Gitzo GH1780QR ball head** (Jul 2012) – A compact, low-profile ball head that pairs well with the GT1542 Traveller. Holds a D800E, 85 PCE and focusing rail sturdily with no play; doesn’t quite lock down as decisively as the Manfrotto Hydrostat, but it’s more than good enough. Slightly fiddly quick release locking system with tension adjustment, but in practice works well, and most importantly, prevents camera from reaching the floor in the event of an accidental bump. Has now replaced my Hydrostat for travel, because as good as the Hydrostat is, it weighs more than the GT1542 tripod…
Gitzo GT5562LTS Carbon 6x** Systematic Geant (Jul 2012) – My new studio tripod – even though it has six sections, it feels completely rigid because the largest section is about 2″ in diameter. I can even use it as a makeshift stool without too much trouble (sans head and column, of course). Easily the most sturdy, yet compact and portable, support system I’ve ever used. Weighs about 3kg or thereabouts. I imagine it’d be pretty useful for birders, too.
Kenko Pro DG extension tubes** (May 2012) – A critical part of my watch photography kit. So critical and heavily used that I actually wore out the contacts on my first set after about six years; it wouldn’t communicate the aperture properly to the lens (or AF for that matter) – a new set joined the arsenal earlier this year. Now if only Nikon would make a bellows with electrical contacts and a tripod mount…
Manfrotto 444 Carbon One tripod** (May 2012) – one of Manfrotto’s first carbon fiber numbers; it’s strong, but not particularly light. Extends to just below head height with the column down. Capable of holding a 400/2.8 without breaking a sweat. I pair it with the 468 RC0 Hydrostat head. One complaint – the column doesn’t lock down very well; the friction clamp doesn’t have enough friction to stop the column from rotating if you apply torque to the camera, but have locked down the head. Not a big issue for most uses, but can get annoying at times.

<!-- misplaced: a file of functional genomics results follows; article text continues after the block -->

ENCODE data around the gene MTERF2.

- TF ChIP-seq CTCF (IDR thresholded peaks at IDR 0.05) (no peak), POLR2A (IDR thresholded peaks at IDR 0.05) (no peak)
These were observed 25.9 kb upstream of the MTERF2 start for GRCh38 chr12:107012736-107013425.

Manfrotto 468 MG RC0 Hydrostat ball head** (May 2012) – I firmly believe the Hydrostats are probably the best ballheads currently made. They use a vacuum system to lock down the ball, which is Teflon coated aluminum (I think; it could also be ceramic). The body of the head itself is cast magnesium. This is the only head I’ve used which doesn’t droop when you lock it down – it’s binary; either the head is locked or it isn’t. This is especially important for high magnification macro work as predictable fine positioning is critical. Has a separate pan lock and tension adjustment for the main ball. Not at all lightweight (about a kilo, I think) – but is rated to 16kg; I know it can hold far more than that as I’ve used it and the tripod as a stool on occasion (with another rail on the head to make it less pointy, of course).